A request by the Census Bureau to delay important deadlines could end up complicating the redistricting process for many states.
Politico noted that the agency, concerned about the coronavirus crisis, has requested to delay key deadlines by four months. The bureau is asking Congress that it be permitted to provide apportionment data to the president by April 30, 2021, instead of the year-end deadline. It would then provide the states redistricting data by July 31 and not the original April 1 deadline.
The website pointed out that states that have full-time legislatures and have late or no statutory deadlines for redistricting should find the anticipated delays a mild inconvenience. But states with part-time legislatures, like Minnesota or Texas, that have early deadlines could face more serious problems by getting late data.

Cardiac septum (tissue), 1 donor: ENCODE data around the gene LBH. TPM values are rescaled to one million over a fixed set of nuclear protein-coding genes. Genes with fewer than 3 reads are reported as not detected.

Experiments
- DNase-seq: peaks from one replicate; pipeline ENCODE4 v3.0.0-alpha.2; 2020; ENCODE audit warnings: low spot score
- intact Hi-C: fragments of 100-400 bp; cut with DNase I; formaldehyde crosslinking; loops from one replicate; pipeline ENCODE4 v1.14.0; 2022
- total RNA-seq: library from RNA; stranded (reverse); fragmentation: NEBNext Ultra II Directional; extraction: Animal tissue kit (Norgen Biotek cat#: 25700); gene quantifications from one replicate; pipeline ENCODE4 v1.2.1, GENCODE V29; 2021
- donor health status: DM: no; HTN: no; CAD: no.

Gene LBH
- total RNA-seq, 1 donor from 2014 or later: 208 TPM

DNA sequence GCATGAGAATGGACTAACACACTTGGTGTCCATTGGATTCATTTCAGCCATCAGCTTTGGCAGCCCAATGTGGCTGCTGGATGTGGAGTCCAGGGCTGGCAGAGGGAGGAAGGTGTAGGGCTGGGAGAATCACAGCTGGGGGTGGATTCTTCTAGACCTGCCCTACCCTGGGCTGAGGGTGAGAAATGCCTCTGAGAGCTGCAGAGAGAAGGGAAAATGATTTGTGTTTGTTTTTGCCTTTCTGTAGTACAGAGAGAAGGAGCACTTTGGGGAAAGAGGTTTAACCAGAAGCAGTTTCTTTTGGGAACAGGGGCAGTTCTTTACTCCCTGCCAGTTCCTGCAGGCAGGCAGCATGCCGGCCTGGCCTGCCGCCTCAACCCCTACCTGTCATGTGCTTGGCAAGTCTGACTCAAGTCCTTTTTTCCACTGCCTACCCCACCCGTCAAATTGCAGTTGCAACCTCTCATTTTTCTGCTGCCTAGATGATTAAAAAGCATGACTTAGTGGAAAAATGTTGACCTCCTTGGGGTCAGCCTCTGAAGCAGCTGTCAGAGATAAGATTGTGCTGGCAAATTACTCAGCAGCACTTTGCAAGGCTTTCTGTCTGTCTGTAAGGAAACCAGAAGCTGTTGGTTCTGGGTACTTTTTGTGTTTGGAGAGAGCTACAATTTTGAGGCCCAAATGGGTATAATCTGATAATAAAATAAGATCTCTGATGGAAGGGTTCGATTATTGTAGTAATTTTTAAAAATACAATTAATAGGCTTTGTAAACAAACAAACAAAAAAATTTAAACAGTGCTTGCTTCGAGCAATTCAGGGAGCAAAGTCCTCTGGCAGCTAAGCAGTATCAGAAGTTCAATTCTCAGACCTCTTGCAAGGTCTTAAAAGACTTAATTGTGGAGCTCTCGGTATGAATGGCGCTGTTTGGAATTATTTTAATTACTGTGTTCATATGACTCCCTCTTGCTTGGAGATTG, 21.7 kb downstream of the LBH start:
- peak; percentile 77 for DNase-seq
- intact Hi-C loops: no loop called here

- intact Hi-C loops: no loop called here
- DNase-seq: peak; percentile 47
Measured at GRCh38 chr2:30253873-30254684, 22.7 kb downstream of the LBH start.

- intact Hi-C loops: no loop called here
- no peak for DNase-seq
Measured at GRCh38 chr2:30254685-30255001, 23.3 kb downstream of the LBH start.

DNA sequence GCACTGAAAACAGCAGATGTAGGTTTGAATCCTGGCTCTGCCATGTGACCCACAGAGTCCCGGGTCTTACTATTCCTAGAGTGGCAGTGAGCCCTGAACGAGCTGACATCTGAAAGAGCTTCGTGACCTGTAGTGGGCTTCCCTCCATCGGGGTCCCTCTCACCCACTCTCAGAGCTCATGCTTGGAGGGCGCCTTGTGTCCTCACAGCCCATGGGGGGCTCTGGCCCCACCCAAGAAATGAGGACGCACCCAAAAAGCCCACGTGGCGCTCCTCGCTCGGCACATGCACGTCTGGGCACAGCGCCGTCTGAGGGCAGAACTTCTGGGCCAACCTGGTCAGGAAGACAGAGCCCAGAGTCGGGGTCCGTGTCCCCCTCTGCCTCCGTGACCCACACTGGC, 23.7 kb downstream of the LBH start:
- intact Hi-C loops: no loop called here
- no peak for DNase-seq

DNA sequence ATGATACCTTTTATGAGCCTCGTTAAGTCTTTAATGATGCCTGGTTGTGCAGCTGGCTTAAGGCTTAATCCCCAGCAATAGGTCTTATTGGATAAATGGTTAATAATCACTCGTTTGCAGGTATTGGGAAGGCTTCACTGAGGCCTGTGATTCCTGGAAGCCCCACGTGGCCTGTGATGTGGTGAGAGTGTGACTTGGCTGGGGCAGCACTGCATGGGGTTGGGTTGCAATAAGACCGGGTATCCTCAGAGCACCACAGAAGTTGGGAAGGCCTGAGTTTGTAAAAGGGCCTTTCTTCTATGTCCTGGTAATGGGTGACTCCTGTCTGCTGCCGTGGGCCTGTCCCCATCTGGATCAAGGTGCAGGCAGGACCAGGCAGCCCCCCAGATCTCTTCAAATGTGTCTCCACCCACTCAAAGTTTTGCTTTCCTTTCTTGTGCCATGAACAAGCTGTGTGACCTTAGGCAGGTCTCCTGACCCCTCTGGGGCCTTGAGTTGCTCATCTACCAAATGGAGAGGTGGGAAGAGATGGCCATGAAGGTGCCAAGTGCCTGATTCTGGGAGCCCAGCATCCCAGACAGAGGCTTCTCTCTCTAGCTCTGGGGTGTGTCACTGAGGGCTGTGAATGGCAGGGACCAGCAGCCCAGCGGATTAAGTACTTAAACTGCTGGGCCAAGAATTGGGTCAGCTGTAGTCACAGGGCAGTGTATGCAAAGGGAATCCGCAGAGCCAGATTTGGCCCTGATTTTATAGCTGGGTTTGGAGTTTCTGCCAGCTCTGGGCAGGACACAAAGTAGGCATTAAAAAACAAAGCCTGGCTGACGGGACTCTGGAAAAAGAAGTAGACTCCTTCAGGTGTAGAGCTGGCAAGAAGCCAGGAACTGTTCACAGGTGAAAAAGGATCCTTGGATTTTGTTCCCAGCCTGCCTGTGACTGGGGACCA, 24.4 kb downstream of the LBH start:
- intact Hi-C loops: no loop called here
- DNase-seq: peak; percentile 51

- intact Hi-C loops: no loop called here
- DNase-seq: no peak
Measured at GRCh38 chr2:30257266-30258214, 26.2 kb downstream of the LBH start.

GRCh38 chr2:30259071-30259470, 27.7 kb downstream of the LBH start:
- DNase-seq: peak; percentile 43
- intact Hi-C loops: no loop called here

“There’s no one-size-fit-all solution,” said Jeffrey Wice, an adjunct professor at New York Law School. “But [some] states will not be able to meet their constitutional or statutory deadlines.”
And Politico said officials should expect litigation.
“One of the things we know for sure is, along with death and taxes, redistricting litigation every 10 years is a given,” said Loyola Law School professor Justin Levitt said.
While talks are already underway for a 120-day extension, President Donald Trump has said he wants even more time and has indicated he will ask for a “major” delay.”
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